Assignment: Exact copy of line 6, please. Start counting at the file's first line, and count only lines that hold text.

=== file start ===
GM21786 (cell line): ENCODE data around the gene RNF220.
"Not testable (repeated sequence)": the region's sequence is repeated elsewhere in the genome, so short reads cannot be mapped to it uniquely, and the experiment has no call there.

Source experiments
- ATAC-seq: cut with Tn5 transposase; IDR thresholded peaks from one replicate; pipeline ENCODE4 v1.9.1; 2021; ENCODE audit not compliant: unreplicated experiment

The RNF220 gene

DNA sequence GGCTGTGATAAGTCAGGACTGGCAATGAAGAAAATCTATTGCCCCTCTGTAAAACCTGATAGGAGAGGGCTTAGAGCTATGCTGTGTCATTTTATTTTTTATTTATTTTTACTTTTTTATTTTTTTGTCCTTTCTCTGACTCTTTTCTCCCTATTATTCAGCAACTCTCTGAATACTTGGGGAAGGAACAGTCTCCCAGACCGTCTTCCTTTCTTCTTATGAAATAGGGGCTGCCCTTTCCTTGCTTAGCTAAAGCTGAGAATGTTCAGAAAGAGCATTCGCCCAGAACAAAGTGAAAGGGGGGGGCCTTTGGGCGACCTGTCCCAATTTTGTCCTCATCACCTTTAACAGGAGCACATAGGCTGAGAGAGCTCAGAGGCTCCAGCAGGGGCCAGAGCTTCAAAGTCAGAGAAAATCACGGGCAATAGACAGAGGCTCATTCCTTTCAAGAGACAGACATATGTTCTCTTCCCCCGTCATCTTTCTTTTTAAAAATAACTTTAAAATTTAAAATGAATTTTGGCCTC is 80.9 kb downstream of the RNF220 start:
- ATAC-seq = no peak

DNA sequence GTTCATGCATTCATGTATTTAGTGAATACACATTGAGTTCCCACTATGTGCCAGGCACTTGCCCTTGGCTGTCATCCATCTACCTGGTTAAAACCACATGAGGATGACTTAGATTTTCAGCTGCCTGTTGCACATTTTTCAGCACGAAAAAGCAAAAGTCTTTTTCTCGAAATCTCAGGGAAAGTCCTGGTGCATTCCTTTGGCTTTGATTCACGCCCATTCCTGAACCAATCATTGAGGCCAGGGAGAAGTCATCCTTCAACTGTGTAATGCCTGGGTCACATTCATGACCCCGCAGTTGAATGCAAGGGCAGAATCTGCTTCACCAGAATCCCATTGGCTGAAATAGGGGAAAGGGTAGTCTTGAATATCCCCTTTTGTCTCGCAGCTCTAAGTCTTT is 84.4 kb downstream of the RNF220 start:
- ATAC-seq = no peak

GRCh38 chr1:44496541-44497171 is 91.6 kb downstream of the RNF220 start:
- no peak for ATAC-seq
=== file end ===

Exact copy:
DNA sequence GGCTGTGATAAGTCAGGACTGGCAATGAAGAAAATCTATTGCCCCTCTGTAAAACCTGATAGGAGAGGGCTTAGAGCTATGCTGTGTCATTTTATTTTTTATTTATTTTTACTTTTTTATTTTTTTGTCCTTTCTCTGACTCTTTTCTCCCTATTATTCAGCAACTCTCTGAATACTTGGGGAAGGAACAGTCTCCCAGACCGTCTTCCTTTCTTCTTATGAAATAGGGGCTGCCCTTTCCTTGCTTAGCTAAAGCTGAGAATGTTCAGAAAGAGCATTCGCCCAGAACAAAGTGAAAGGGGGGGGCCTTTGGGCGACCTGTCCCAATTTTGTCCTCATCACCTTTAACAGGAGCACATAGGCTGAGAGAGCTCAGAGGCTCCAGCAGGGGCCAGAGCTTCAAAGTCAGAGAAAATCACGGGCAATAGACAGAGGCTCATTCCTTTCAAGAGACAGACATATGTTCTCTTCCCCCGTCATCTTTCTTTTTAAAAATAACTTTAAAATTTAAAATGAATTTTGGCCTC is 80.9 kb downstream of the RNF220 start: